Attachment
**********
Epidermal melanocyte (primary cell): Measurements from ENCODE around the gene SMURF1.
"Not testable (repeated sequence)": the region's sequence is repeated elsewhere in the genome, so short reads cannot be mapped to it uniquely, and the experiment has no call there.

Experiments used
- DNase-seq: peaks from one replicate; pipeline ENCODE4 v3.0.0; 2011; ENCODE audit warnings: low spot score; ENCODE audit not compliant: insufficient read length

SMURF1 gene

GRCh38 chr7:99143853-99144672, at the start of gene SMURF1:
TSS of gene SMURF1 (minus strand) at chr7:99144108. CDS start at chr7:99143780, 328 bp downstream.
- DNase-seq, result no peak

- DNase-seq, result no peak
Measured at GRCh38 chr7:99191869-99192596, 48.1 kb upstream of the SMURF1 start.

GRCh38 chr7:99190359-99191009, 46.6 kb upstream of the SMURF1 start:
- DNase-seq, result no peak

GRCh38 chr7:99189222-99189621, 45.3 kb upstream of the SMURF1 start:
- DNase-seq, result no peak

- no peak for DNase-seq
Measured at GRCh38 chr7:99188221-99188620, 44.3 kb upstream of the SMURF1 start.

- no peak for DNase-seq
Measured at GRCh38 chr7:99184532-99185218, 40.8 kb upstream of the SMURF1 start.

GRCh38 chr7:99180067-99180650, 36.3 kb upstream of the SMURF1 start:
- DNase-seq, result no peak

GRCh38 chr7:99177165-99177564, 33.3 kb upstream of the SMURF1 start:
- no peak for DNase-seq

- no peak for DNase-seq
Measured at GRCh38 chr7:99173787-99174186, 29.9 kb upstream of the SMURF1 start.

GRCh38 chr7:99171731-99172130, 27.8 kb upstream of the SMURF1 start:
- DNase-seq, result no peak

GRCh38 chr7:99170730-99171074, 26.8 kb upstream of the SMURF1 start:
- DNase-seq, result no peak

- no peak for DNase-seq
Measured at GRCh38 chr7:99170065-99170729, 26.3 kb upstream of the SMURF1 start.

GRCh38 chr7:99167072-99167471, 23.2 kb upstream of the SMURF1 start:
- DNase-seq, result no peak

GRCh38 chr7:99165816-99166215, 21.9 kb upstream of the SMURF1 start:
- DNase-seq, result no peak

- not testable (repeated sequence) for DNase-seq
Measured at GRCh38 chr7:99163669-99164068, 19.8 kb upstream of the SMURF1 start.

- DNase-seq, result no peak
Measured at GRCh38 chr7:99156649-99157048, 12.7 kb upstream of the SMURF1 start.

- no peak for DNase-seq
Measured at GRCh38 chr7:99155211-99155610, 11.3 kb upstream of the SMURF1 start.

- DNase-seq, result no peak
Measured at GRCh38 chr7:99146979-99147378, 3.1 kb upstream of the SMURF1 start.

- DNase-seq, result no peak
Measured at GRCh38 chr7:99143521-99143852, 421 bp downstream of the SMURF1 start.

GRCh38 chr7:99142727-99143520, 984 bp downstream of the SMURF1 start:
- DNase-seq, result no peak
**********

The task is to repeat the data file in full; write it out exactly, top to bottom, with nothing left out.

Epidermal melanocyte (primary cell): Measurements from ENCODE around the gene SMURF1.
"Not testable (repeated sequence)": the region's sequence is repeated elsewhere in the genome, so short reads cannot be mapped to it uniquely, and the experiment has no call there.

Experiments used
- DNase-seq: peaks from one replicate; pipeline ENCODE4 v3.0.0; 2011; ENCODE audit warnings: low spot score; ENCODE audit not compliant: insufficient read length

SMURF1 gene

GRCh38 chr7:99143853-99144672, at the start of gene SMURF1:
TSS of gene SMURF1 (minus strand) at chr7:99144108. CDS start at chr7:99143780, 328 bp downstream.
- DNase-seq, result no peak

- DNase-seq, result no peak
Measured at GRCh38 chr7:99191869-99192596, 48.1 kb upstream of the SMURF1 start.

GRCh38 chr7:99190359-99191009, 46.6 kb upstream of the SMURF1 start:
- DNase-seq, result no peak

GRCh38 chr7:99189222-99189621, 45.3 kb upstream of the SMURF1 start:
- DNase-seq, result no peak

- no peak for DNase-seq
Measured at GRCh38 chr7:99188221-99188620, 44.3 kb upstream of the SMURF1 start.

- no peak for DNase-seq
Measured at GRCh38 chr7:99184532-99185218, 40.8 kb upstream of the SMURF1 start.

GRCh38 chr7:99180067-99180650, 36.3 kb upstream of the SMURF1 start:
- DNase-seq, result no peak

GRCh38 chr7:99177165-99177564, 33.3 kb upstream of the SMURF1 start:
- no peak for DNase-seq

- no peak for DNase-seq
Measured at GRCh38 chr7:99173787-99174186, 29.9 kb upstream of the SMURF1 start.

GRCh38 chr7:99171731-99172130, 27.8 kb upstream of the SMURF1 start:
- DNase-seq, result no peak

GRCh38 chr7:99170730-99171074, 26.8 kb upstream of the SMURF1 start:
- DNase-seq, result no peak

- no peak for DNase-seq
Measured at GRCh38 chr7:99170065-99170729, 26.3 kb upstream of the SMURF1 start.

GRCh38 chr7:99167072-99167471, 23.2 kb upstream of the SMURF1 start:
- DNase-seq, result no peak

GRCh38 chr7:99165816-99166215, 21.9 kb upstream of the SMURF1 start:
- DNase-seq, result no peak

- not testable (repeated sequence) for DNase-seq
Measured at GRCh38 chr7:99163669-99164068, 19.8 kb upstream of the SMURF1 start.

- DNase-seq, result no peak
Measured at GRCh38 chr7:99156649-99157048, 12.7 kb upstream of the SMURF1 start.

- no peak for DNase-seq
Measured at GRCh38 chr7:99155211-99155610, 11.3 kb upstream of the SMURF1 start.

- DNase-seq, result no peak
Measured at GRCh38 chr7:99146979-99147378, 3.1 kb upstream of the SMURF1 start.

- DNase-seq, result no peak
Measured at GRCh38 chr7:99143521-99143852, 421 bp downstream of the SMURF1 start.

GRCh38 chr7:99142727-99143520, 984 bp downstream of the SMURF1 start:
- DNase-seq, result no peak